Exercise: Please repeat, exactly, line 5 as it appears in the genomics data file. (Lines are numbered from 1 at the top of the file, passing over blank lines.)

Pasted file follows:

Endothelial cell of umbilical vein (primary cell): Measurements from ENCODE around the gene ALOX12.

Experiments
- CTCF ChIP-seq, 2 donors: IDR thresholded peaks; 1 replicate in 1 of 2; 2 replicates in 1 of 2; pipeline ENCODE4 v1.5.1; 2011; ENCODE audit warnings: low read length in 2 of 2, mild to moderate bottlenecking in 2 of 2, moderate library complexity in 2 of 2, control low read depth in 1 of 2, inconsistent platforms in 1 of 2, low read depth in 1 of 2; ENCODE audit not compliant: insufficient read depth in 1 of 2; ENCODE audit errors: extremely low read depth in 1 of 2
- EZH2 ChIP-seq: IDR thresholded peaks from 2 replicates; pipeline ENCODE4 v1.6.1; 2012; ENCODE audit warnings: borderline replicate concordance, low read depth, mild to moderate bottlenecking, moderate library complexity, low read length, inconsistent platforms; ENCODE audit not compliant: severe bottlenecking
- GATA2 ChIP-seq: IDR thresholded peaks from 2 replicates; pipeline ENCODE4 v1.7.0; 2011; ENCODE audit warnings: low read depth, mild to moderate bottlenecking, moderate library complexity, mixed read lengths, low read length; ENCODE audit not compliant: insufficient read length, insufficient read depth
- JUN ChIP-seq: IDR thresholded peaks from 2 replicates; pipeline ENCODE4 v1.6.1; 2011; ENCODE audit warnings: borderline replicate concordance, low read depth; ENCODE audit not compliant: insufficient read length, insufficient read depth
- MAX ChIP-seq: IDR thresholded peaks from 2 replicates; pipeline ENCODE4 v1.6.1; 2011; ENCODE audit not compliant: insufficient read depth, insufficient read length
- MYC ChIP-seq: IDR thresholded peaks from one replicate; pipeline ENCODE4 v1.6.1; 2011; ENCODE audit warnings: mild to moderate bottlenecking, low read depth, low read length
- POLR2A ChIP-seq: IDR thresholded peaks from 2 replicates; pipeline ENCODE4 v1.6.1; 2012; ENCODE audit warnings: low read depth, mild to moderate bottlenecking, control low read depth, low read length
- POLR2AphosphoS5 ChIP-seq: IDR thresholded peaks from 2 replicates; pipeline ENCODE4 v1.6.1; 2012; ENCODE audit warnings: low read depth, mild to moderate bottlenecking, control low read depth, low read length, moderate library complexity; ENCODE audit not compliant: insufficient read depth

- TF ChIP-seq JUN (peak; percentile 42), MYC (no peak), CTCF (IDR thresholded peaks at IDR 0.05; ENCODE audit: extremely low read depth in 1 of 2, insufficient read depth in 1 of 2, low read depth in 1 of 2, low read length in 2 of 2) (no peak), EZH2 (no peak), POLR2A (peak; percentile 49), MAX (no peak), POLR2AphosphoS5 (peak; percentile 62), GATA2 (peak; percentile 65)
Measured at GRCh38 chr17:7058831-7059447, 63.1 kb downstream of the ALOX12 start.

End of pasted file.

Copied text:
- GATA2 ChIP-seq: IDR thresholded peaks from 2 replicates; pipeline ENCODE4 v1.7.0; 2011; ENCODE audit warnings: low read depth, mild to moderate bottlenecking, moderate library complexity, mixed read lengths, low read length; ENCODE audit not compliant: insufficient read length, insufficient read depth